Current and past version of SAP used different heating patterns for weekends and weekdays, however it has now been shown that there is less of a difference. To reflect this all days will now use the same heating pattern. Blewburton do not anticipate that this will have a major impact.
4. Lighting Energy
Lighting has previously been a very minor factor in SAP with little input required. In SAP 10 this will change. A reference lighting capacity will be calculated based on floor area and solar gain, if this is not reached the predicted light energy will increase. Whilst we do not anticipate this will have a major impact on results, power and efficacy of fixed light fittings will now be required, so additional information and evidence will be needed from design teams.
5. Thermal Bridging
Although not very common, in some SAPs we use a default y-value for thermal bridging, this value willbe increasing, we will therefore want to avoid using it as much as possible.
Accredited Construction Details (ACD’s) have been removed as they have been found to be inaccurate and not fit for purpose. It will now be necessary to model junction details for accurate psi values. If this isn’t done default figures must be used which will make meeting Building Regulations and planning conditions challenging.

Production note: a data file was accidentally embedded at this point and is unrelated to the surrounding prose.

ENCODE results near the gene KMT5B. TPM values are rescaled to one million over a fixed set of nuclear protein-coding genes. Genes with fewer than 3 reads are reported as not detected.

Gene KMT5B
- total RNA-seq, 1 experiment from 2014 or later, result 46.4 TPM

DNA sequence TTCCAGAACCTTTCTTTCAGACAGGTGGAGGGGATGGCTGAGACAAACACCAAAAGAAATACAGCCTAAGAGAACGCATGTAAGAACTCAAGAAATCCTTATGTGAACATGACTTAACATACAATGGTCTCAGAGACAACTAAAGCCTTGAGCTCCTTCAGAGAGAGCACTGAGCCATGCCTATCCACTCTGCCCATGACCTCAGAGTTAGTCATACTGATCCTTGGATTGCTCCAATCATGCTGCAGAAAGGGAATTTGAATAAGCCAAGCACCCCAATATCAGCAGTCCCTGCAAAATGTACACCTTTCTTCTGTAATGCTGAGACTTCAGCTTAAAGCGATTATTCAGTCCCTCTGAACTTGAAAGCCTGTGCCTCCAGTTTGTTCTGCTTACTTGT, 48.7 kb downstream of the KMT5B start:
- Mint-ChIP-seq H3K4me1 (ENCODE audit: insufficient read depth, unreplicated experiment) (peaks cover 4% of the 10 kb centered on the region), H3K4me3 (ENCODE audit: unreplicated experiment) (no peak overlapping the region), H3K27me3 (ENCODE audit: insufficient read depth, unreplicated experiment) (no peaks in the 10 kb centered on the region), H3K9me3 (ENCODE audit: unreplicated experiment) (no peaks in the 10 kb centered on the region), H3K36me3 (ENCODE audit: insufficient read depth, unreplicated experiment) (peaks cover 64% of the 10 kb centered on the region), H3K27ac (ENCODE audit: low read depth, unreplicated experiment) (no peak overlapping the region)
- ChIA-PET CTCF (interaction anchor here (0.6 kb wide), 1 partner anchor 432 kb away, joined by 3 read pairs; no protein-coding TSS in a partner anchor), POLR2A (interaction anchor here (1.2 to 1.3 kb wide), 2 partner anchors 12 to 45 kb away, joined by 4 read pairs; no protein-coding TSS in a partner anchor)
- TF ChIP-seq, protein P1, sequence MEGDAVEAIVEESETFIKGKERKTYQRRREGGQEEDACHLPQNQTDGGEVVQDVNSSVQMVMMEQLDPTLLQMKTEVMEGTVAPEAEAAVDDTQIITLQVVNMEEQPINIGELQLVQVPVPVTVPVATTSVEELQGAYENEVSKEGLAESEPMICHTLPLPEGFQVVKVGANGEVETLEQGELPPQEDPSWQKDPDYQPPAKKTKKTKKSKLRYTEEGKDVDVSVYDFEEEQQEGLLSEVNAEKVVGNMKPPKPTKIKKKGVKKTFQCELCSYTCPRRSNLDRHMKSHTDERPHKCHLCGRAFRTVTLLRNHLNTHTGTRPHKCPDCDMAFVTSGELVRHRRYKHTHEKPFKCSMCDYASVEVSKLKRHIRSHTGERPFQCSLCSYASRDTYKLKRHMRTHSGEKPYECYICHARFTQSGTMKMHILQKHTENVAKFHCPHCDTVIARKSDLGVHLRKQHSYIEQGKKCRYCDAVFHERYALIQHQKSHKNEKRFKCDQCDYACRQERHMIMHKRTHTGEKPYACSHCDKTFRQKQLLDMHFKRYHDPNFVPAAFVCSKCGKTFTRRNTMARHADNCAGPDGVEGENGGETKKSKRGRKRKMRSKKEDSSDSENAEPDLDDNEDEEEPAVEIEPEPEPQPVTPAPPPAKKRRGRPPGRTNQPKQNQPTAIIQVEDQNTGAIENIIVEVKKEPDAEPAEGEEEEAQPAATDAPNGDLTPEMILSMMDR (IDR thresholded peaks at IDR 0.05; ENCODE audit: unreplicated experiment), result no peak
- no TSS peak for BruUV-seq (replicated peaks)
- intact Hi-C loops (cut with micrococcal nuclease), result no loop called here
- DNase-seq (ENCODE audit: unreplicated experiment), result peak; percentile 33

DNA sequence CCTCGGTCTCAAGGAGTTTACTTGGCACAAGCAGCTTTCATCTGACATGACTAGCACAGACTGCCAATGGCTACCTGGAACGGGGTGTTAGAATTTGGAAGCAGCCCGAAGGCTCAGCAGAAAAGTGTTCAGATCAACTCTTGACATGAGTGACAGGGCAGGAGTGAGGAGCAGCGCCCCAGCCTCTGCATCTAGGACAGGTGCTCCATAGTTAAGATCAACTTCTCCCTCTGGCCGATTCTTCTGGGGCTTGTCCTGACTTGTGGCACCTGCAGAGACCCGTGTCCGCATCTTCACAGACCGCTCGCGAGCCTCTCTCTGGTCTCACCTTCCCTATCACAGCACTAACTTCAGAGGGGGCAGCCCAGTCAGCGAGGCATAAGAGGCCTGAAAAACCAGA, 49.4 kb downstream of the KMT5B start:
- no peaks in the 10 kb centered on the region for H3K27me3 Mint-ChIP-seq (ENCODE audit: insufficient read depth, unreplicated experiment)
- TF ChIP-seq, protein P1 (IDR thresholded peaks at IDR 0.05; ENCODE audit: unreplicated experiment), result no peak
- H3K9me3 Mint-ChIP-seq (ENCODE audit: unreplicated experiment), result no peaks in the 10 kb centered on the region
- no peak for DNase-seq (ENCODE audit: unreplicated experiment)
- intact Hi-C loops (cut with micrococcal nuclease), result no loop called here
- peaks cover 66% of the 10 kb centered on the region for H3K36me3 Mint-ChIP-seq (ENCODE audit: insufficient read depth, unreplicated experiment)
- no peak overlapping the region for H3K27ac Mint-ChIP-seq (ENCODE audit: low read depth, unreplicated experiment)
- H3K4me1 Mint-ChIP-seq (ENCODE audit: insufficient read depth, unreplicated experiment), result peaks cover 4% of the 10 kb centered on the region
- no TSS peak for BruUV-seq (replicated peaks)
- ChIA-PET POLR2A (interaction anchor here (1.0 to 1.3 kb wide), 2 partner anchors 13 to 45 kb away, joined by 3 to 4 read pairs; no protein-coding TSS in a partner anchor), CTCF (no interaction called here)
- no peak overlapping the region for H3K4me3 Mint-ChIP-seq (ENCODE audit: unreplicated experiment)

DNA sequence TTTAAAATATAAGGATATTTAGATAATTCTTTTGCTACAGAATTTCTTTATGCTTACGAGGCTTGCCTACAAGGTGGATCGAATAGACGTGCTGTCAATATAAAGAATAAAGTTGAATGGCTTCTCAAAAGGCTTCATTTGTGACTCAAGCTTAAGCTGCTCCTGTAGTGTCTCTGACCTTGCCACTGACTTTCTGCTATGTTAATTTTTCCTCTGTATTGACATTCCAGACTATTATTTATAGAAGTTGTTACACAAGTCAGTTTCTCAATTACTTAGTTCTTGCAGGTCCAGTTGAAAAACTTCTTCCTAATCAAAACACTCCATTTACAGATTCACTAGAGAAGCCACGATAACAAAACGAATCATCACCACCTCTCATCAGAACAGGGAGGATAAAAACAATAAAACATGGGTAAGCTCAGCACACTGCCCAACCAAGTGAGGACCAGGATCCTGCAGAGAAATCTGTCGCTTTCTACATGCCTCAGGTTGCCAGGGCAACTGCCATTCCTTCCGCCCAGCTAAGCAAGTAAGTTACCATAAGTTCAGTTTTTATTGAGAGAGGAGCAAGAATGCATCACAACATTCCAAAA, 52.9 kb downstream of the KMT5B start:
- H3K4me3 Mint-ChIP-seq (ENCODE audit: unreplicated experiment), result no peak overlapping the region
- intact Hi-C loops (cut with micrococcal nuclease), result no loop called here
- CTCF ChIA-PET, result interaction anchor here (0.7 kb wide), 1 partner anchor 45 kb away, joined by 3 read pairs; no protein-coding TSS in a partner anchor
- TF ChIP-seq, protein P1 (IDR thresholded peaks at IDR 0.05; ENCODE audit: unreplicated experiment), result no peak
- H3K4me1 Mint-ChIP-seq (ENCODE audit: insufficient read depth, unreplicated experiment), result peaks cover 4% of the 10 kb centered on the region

6. Hot Water
To increase accuracy, calculations of hot water demand will now take into account the number of baths and showers. Electricity used by electric showers and shower flow rates will now also be accounted for. This is not expected to have a major impact on results, however there will need to be some additional information provided if Blewburton aren’t also doing your Part G water use calculations.
7. Photovoltaic Panels – New Technologies
Battery storage technology can now be accounted for when solar PV panels are used to generate electricity. A PV diverter, used to heat hot water via an immersion coil in a cylinder will also be able to be modelled in SAP 10. Blewburton Ltd anticipate that these technologies will become more and more popular with FIT’s ending, as the technologies improve and as electricity prices rise.
8. Photovoltaic Panels – Overshading
Currently overshading of PV panels is entered via 4 broad categories. In SAP 10 MCS overshading data should be used to increase accuracy. It is expected that all solar PV installations will have an MCS certificate and this should be provided as evidence.
9. Overheating Risk